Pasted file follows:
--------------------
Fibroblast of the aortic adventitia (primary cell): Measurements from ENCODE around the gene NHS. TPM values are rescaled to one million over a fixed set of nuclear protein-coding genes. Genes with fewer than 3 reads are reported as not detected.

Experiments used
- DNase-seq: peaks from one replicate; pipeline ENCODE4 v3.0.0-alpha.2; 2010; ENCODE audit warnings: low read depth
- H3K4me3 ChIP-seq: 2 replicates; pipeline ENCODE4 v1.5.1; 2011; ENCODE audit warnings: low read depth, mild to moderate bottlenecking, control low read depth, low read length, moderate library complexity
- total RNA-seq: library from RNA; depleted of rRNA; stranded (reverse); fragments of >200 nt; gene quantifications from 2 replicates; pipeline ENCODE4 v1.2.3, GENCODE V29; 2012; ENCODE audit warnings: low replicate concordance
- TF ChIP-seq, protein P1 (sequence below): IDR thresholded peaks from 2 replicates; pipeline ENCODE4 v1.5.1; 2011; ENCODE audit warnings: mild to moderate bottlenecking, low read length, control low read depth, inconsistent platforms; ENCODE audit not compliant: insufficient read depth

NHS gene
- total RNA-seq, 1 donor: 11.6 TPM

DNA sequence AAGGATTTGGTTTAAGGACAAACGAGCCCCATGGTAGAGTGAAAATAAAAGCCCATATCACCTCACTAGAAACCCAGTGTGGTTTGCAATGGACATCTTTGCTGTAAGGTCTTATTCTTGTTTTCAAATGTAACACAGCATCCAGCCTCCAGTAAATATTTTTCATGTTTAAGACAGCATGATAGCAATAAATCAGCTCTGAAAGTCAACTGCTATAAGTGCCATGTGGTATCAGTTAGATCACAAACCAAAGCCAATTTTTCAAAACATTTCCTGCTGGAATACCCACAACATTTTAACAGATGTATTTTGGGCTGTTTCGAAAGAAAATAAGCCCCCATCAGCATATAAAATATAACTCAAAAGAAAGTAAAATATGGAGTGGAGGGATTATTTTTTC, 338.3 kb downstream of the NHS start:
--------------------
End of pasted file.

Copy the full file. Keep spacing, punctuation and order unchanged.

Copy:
Fibroblast of the aortic adventitia (primary cell): Measurements from ENCODE around the gene NHS. TPM values are rescaled to one million over a fixed set of nuclear protein-coding genes. Genes with fewer than 3 reads are reported as not detected.

Experiments used
- DNase-seq: peaks from one replicate; pipeline ENCODE4 v3.0.0-alpha.2; 2010; ENCODE audit warnings: low read depth
- H3K4me3 ChIP-seq: 2 replicates; pipeline ENCODE4 v1.5.1; 2011; ENCODE audit warnings: low read depth, mild to moderate bottlenecking, control low read depth, low read length, moderate library complexity
- total RNA-seq: library from RNA; depleted of rRNA; stranded (reverse); fragments of >200 nt; gene quantifications from 2 replicates; pipeline ENCODE4 v1.2.3, GENCODE V29; 2012; ENCODE audit warnings: low replicate concordance
- TF ChIP-seq, protein P1 (sequence below): IDR thresholded peaks from 2 replicates; pipeline ENCODE4 v1.5.1; 2011; ENCODE audit warnings: mild to moderate bottlenecking, low read length, control low read depth, inconsistent platforms; ENCODE audit not compliant: insufficient read depth

NHS gene
- total RNA-seq, 1 donor: 11.6 TPM

DNA sequence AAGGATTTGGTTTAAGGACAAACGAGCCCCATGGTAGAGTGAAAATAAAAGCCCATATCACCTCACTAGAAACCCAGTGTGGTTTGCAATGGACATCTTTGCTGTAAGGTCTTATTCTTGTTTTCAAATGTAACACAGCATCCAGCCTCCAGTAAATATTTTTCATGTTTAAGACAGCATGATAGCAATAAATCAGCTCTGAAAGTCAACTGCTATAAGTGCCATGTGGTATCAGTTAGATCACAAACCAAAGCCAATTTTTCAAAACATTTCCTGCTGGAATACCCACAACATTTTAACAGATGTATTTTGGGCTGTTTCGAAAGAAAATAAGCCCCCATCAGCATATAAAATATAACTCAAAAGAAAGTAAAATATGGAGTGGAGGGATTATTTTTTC, 338.3 kb downstream of the NHS start: